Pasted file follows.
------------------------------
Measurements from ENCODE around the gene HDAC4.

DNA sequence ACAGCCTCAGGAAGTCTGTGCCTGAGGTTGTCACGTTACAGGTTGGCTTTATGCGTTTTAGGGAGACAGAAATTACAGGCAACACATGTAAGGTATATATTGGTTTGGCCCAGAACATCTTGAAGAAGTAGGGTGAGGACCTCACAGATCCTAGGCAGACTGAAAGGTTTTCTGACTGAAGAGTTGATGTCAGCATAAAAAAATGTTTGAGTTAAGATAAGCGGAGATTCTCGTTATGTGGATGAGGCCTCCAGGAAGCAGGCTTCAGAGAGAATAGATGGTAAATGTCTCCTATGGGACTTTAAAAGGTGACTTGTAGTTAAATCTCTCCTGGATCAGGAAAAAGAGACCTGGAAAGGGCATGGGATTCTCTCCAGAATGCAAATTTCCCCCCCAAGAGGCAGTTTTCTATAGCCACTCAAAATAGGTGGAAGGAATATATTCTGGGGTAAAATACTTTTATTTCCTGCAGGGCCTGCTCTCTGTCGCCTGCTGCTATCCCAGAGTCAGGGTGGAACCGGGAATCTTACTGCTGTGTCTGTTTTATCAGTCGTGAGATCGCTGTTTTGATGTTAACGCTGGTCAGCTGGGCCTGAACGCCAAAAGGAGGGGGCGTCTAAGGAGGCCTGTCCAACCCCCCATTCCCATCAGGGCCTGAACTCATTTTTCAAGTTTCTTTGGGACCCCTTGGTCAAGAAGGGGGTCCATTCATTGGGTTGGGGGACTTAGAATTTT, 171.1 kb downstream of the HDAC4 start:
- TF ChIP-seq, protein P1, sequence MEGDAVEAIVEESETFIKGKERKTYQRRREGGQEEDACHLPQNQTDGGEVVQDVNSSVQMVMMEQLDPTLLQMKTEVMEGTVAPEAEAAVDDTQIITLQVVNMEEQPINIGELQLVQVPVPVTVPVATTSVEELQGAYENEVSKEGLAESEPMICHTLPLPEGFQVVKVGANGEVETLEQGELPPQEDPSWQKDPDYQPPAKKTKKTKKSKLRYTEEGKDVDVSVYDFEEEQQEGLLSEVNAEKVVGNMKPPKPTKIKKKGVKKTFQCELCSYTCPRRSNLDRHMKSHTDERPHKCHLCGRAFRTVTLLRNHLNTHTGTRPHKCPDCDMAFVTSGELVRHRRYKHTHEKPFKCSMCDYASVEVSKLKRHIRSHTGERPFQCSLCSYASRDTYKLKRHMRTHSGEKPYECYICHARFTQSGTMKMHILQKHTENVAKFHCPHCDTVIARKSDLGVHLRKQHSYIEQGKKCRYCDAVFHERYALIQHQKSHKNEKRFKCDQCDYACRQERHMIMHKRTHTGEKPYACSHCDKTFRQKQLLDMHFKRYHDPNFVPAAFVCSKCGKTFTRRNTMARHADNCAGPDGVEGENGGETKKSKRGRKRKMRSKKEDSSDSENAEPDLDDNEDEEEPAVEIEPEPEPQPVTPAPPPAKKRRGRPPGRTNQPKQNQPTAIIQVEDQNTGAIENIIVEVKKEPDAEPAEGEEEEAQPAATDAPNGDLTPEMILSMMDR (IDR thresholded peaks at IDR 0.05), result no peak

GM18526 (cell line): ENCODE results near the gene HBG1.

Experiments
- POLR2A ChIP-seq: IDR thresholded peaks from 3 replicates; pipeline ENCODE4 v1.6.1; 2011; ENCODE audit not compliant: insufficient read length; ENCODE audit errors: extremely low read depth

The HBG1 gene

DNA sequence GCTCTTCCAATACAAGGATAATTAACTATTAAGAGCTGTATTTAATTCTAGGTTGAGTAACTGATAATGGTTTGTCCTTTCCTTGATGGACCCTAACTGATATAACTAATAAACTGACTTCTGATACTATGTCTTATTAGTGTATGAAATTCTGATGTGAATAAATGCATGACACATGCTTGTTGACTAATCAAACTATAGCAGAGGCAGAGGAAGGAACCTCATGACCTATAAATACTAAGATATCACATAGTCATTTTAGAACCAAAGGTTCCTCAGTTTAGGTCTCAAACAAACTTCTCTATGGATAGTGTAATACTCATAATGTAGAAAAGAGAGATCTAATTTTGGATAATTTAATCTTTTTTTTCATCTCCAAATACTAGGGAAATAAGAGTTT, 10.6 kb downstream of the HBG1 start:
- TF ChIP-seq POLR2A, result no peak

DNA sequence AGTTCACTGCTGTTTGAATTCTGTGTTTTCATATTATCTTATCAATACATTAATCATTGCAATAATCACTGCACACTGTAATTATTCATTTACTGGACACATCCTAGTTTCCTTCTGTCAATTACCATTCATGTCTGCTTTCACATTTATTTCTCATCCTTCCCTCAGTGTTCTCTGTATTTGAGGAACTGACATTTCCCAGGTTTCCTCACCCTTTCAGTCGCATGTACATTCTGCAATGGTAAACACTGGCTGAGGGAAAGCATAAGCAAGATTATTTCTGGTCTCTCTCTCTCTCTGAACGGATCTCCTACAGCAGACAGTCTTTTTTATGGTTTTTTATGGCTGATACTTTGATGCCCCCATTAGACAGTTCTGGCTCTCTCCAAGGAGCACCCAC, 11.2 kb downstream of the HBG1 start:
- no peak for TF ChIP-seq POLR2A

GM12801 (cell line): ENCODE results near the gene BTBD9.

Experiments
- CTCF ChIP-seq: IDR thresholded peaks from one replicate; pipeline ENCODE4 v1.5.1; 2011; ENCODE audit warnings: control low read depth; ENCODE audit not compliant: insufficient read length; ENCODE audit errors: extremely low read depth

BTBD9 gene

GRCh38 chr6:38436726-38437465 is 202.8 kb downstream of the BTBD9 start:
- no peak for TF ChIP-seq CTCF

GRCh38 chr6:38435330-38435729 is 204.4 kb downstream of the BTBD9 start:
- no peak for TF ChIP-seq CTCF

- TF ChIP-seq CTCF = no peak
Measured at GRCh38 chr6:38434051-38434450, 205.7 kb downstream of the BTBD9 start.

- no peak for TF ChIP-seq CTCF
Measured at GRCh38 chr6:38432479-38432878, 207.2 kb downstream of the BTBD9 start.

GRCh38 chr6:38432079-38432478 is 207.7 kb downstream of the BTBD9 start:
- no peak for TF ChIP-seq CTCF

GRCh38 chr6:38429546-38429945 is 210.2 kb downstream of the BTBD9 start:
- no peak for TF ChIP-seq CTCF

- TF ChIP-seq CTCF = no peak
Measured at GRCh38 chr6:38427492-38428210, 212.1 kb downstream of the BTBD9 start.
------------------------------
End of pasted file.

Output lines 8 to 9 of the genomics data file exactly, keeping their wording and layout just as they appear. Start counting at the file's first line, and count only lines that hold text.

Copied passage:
DNA sequence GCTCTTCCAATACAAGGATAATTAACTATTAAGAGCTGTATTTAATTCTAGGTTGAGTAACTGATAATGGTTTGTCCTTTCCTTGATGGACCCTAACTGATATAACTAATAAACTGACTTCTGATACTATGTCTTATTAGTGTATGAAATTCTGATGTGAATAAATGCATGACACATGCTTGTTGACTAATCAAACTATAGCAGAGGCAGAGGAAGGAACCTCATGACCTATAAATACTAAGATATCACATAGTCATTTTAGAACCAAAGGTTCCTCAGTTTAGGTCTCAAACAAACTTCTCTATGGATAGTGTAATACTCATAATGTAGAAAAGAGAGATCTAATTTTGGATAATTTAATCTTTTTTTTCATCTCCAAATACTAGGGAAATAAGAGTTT, 10.6 kb downstream of the HBG1 start:
- TF ChIP-seq POLR2A, result no peak